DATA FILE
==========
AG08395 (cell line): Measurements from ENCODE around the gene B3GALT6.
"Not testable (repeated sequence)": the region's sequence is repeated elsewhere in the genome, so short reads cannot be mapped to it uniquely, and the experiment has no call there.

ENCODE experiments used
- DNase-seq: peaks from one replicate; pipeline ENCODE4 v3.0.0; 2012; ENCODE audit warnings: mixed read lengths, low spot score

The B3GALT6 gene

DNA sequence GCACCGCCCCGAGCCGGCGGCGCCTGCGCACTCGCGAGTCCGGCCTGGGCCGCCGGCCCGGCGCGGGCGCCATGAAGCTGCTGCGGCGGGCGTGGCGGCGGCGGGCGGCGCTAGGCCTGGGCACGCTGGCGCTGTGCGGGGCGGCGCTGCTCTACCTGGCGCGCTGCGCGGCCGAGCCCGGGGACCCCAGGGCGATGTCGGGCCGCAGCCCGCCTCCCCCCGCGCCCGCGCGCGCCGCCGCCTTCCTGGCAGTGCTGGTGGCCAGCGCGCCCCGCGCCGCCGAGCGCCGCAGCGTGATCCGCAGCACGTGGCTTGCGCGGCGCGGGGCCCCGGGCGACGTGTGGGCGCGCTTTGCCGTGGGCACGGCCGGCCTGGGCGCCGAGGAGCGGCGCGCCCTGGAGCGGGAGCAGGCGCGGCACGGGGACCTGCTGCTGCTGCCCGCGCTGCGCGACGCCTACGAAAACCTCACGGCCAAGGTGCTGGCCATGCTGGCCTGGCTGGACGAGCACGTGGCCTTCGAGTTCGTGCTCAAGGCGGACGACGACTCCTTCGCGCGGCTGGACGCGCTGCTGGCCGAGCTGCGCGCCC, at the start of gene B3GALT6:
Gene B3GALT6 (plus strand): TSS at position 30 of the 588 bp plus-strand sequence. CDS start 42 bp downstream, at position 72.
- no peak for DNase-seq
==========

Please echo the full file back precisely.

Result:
AG08395 (cell line): Measurements from ENCODE around the gene B3GALT6.
"Not testable (repeated sequence)": the region's sequence is repeated elsewhere in the genome, so short reads cannot be mapped to it uniquely, and the experiment has no call there.

ENCODE experiments used
- DNase-seq: peaks from one replicate; pipeline ENCODE4 v3.0.0; 2012; ENCODE audit warnings: mixed read lengths, low spot score

The B3GALT6 gene

DNA sequence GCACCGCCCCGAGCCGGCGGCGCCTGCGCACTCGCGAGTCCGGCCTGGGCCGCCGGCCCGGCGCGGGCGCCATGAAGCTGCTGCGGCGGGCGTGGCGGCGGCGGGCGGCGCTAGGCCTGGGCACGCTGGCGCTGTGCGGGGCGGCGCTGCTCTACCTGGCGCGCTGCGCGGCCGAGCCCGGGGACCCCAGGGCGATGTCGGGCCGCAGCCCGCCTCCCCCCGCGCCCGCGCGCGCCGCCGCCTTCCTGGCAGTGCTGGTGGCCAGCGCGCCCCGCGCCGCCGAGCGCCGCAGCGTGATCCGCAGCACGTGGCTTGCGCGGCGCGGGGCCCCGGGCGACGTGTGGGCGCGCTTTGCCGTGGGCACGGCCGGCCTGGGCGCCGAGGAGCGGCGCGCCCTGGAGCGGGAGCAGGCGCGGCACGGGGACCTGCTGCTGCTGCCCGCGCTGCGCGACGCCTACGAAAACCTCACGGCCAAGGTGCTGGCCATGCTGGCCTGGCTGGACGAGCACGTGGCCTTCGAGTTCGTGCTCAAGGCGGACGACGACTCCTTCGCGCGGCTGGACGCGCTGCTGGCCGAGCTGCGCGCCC, at the start of gene B3GALT6:
Gene B3GALT6 (plus strand): TSS at position 30 of the 588 bp plus-strand sequence. CDS start 42 bp downstream, at position 72.
- no peak for DNase-seq